For this to result in actual harm, two extra things would have to happen.
First, an effect that happens a split second after you read a trigger warning stating something would have to stick around to become a permanent part of the psyche. This is definitely not how these things work. For example, in 2016 I made a group of people read either an essay warning of the dangers of artificial intelligence, or a control essay that didn’t mention the topic. Then I surveyed people on how dangerous they thought AI was. Unsurprisingly, the people who read the control essay were less worried. The effect stuck around after a month on another survey that explicitly reminded them of the essay they’d read, but when I covertly surveyed them again two years later, there was no difference in their beliefs. They’d forgotten the whole thing. If you think about it, both the experimental group and the control group in this new experiment must have seen lots of trigger warnings throughout their lives. The effects of all of them paled in comparison to having seen a trigger warning a minute earlier in the same experiment. Hours or days later, the effect of this one will fade away too.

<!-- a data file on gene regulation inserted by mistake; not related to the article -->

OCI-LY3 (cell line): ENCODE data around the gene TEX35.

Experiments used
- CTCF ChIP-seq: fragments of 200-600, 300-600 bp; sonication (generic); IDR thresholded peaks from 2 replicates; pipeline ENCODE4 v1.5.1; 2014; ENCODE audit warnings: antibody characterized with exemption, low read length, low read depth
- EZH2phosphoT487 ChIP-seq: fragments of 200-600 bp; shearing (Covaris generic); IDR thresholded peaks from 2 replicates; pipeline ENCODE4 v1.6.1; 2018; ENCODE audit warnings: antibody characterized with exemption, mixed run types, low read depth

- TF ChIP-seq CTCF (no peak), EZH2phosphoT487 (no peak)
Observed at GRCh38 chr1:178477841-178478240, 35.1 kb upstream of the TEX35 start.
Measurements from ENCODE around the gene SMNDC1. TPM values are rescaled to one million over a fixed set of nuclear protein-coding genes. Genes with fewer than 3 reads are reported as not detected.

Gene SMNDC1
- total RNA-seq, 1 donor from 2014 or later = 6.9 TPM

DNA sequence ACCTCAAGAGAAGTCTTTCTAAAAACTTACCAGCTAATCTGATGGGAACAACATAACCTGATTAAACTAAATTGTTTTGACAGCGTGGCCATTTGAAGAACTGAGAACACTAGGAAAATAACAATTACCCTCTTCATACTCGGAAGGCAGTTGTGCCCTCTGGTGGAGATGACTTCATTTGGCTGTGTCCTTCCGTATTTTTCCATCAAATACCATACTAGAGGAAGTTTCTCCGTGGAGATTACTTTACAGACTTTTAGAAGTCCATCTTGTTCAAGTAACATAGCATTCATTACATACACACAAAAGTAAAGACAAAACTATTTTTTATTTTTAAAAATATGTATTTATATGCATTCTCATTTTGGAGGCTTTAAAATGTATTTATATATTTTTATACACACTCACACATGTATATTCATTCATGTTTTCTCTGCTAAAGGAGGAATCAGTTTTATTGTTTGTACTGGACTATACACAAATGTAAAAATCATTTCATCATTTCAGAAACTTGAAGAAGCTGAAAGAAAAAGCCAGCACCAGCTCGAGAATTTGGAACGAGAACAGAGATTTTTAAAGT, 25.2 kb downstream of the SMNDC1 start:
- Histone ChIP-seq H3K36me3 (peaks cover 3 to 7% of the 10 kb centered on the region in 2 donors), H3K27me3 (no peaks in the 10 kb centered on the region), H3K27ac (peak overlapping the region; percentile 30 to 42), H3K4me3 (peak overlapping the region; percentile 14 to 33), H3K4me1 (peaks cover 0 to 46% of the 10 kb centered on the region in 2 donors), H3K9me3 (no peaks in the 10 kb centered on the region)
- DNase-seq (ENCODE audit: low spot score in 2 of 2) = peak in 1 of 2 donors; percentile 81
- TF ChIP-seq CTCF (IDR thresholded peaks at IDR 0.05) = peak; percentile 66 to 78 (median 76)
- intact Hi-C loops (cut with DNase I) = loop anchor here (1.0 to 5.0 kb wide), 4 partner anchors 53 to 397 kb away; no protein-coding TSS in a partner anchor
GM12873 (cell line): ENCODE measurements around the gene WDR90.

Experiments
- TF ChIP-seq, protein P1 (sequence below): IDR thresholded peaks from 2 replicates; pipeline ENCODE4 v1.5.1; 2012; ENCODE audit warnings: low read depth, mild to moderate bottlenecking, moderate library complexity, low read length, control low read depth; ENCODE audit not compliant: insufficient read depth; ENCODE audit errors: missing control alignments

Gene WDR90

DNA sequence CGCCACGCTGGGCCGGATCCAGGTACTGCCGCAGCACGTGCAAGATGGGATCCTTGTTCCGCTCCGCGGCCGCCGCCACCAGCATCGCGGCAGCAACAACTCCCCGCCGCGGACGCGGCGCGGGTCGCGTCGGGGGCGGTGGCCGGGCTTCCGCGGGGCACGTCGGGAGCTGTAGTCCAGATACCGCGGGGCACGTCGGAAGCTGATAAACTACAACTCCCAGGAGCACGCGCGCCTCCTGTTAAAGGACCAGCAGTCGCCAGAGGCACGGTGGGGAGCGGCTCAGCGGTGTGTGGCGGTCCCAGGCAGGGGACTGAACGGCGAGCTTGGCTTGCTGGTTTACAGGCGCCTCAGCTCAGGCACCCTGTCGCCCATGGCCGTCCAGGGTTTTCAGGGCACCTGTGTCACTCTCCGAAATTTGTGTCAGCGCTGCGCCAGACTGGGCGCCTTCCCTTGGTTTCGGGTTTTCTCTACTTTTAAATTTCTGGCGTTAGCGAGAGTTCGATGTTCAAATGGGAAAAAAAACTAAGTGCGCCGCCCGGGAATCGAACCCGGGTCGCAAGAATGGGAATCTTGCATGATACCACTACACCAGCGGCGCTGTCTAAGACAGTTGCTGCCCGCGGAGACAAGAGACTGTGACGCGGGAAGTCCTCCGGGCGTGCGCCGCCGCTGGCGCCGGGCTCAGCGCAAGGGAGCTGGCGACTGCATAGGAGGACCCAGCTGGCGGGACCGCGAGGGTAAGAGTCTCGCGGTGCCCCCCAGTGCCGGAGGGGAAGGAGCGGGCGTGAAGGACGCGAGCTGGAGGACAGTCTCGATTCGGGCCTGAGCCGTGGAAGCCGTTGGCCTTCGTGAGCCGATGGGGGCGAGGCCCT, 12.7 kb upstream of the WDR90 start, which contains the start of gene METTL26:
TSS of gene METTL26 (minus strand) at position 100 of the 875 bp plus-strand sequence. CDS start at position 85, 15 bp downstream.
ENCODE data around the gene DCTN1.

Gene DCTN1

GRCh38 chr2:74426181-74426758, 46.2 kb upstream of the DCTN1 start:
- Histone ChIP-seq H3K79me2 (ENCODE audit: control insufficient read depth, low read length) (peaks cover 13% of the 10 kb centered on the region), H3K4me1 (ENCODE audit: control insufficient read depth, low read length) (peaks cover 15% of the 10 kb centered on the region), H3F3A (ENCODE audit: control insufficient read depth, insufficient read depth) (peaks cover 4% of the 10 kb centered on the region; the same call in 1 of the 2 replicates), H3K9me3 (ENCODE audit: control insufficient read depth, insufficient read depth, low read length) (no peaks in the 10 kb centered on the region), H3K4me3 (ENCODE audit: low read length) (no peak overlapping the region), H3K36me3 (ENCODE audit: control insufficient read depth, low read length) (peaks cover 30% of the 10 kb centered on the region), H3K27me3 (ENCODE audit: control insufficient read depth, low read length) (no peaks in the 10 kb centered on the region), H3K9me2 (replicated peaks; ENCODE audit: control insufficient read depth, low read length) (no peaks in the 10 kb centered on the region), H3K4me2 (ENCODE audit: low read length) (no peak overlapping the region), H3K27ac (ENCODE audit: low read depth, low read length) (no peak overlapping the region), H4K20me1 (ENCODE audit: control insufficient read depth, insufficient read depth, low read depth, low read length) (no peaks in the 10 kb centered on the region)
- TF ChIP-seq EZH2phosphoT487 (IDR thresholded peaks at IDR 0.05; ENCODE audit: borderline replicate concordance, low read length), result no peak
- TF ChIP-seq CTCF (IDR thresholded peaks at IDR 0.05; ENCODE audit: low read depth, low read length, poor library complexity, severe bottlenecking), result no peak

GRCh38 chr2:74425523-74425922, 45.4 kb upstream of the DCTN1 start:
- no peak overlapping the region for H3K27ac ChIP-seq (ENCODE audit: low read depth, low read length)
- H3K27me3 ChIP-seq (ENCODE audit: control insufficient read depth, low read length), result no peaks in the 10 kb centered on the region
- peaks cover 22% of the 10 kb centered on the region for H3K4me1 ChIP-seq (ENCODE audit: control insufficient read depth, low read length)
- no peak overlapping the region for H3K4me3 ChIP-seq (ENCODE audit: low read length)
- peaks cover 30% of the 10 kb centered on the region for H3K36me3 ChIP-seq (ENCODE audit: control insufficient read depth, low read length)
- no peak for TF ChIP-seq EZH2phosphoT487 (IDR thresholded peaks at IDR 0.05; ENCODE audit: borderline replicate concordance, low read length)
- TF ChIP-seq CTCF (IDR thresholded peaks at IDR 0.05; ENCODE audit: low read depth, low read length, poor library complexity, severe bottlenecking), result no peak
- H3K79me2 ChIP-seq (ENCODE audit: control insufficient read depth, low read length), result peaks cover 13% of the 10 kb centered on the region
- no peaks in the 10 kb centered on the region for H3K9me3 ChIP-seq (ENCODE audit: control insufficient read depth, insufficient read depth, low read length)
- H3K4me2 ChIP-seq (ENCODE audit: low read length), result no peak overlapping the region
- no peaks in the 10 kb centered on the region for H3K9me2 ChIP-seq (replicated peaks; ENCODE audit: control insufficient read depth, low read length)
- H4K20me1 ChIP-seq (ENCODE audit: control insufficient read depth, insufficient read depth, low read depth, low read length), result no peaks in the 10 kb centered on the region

(This is the kind of measurement I’ve condemned as streetlight psychology, after the story of the drunk who searched for his keys under a streetlight – not because he’d lost them there but because that was where it was easy to look. It’s been used before to study eg video game violence. If you make someone play a violent video game and then test them for violentness a few minutes later while the adrenaline is still in their system, they’ll be more violent. But this is little different from showing that people are sad minutes after they watch a sad movie. If you’re asking whether years of playing a video game will cause violent criminality (or years of watching sad movies will cause clinical depression), that’s a very different question. The trigger warning study has the same problem.)